Why tell my own land reform story?
I'll explain in the introduction to my book Reclaiming Our Land which will appear later this week.
Basically, I want to offer some thoughtful reading particularly during this Covid-19 lockdown.
My previous books, The Highland Clearances Trail and Highland Cowboys (original title Plaids and Bandanas) are in print and due updates from Luath Press. However, this pandemic has brought publishing, editing and new books to their own version of lockdown.
This work is highly relevant to the political prospects after lockdown. We should be due a Scottish Parliament Election next May, 2021. Serious debate based on experiences of law making in this field are essential to plan the way ahead. From my student campaigning days to being elected first to Ross & Cromarty District Council 1988-1996 and thereafter to the Scottish Parliament in 2003 for three sessions till 2016 gave me a perspective on land reform from many angles.
I want to engage in debate and encourage readers to share their views via this site. That's why I'm getting my draft book onto social media ahead of a possible print edition. The time is ripe to understand the land reform journey which has speeded up after a slow burn during my adult life to a series of widely welcomed Land Reform Acts in the Scottish Parliament.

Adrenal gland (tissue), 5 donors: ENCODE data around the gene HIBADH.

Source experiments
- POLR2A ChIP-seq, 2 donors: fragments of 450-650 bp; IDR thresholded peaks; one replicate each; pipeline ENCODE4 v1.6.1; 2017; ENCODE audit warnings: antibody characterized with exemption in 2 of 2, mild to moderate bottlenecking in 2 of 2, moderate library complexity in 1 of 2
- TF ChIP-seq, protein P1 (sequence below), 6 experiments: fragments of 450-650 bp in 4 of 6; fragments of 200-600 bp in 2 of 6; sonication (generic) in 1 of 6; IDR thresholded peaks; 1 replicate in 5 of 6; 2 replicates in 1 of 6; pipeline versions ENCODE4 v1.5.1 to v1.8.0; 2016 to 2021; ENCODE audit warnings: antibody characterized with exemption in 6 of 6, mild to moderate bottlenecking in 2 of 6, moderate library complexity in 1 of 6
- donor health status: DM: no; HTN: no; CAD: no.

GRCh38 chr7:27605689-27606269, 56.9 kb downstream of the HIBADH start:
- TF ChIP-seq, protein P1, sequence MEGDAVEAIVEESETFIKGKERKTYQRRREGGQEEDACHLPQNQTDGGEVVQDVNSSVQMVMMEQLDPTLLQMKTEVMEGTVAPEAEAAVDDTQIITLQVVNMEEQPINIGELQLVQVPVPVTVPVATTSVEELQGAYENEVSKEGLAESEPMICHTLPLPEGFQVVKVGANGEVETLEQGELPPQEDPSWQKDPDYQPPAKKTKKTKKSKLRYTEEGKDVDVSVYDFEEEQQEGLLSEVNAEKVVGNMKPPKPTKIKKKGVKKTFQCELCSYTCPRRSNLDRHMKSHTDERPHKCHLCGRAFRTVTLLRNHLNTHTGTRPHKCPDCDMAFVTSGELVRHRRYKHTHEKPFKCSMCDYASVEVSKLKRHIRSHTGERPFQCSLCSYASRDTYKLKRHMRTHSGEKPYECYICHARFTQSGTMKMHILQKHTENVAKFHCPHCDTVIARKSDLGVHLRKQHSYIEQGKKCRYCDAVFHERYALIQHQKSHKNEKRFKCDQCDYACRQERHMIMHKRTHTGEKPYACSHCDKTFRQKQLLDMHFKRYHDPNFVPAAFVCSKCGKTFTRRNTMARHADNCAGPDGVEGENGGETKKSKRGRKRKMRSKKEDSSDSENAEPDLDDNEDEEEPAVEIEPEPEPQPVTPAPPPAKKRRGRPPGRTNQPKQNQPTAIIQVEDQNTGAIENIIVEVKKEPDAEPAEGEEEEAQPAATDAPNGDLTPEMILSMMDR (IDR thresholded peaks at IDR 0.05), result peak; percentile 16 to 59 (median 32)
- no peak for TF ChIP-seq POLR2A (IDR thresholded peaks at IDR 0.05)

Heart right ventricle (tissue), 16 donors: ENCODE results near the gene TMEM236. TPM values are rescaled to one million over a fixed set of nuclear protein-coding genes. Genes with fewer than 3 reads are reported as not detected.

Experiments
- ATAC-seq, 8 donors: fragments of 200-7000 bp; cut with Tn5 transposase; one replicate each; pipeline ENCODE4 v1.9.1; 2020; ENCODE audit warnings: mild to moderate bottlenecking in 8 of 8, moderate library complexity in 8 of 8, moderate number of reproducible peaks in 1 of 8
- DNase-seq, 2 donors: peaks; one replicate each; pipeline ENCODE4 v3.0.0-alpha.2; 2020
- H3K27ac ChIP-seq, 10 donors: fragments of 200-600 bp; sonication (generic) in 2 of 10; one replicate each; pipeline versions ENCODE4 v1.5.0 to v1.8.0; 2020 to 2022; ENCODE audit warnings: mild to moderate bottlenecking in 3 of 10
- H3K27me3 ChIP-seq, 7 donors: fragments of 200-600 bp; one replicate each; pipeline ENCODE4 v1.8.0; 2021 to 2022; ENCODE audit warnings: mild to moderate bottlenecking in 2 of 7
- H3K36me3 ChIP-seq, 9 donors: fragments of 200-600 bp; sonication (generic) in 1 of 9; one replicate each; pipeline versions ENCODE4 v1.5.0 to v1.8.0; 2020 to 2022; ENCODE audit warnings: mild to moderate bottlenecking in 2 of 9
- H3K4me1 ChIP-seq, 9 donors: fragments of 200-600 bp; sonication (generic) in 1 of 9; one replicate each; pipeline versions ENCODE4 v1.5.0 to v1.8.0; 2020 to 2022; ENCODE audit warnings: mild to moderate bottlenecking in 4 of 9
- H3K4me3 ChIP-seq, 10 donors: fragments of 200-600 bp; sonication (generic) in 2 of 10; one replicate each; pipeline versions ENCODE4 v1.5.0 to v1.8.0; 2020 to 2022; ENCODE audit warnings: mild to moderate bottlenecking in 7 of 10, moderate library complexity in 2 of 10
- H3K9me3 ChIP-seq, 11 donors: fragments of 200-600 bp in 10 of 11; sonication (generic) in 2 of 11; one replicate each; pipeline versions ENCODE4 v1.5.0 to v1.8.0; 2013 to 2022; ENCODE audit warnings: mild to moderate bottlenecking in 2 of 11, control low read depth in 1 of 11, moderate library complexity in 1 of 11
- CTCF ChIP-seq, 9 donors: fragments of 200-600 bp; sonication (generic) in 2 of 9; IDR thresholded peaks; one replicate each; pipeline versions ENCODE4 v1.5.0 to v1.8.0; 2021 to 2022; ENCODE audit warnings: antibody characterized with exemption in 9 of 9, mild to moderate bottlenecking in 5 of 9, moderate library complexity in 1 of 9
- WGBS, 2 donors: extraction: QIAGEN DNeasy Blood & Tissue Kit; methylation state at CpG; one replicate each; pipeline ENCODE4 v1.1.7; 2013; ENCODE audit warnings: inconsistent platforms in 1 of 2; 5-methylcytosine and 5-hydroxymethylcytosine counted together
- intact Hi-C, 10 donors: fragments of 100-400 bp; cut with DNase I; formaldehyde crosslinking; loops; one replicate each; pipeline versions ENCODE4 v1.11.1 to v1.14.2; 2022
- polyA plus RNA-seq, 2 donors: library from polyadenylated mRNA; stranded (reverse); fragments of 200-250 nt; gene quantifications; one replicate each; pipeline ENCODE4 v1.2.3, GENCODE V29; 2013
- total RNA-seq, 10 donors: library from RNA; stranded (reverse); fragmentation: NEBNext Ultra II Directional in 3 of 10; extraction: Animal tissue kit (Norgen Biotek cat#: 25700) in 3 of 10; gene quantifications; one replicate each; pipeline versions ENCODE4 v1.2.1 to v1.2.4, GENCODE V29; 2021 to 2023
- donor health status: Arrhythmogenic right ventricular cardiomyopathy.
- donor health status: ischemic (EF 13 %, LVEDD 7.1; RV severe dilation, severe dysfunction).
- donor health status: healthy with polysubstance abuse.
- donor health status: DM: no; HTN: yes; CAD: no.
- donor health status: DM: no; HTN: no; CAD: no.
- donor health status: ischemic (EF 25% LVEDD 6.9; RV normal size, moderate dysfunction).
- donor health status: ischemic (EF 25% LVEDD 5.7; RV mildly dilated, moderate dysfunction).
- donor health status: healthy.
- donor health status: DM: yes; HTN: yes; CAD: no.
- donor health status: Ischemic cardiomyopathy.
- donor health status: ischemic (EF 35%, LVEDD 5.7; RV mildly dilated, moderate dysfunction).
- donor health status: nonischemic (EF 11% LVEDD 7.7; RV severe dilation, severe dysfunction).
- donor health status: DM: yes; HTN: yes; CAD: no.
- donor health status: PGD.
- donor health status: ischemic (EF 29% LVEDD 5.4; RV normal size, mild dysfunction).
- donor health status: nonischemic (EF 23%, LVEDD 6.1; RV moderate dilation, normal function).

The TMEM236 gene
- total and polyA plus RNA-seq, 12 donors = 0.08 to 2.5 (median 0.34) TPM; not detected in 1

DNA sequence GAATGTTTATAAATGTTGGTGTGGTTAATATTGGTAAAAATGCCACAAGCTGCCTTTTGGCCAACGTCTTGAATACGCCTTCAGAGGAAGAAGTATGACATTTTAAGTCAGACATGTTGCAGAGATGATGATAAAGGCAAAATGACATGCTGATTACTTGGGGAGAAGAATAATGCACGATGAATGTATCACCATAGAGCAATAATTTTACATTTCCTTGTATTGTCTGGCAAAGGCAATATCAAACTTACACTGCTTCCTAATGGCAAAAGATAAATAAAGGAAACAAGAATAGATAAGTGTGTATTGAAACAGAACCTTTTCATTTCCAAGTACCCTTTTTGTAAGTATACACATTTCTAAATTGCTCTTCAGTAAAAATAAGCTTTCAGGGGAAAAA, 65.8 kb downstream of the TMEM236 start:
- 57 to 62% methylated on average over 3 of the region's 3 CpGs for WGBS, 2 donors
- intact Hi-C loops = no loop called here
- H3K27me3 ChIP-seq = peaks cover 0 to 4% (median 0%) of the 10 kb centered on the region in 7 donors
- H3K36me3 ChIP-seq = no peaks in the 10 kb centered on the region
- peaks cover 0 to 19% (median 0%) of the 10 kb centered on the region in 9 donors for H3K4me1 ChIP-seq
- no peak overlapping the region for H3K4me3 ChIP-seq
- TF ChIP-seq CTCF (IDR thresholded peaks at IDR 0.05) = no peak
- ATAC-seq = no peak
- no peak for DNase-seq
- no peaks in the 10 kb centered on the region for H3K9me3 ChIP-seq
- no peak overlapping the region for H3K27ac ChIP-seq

Scotland has inherited such a concentrated pattern of land ownership that needs careful analysis. It requires specific solutions which can only be achieved with full powers over tax and reform levers in Scottish hands. Meanwhile, let's delve into recent events and formative moments of this generation who are reclaiming our land.
RG 19 April 2020
View on the A9 on the Black Isle heading across the Cromarty Firth towards Evanton where we live.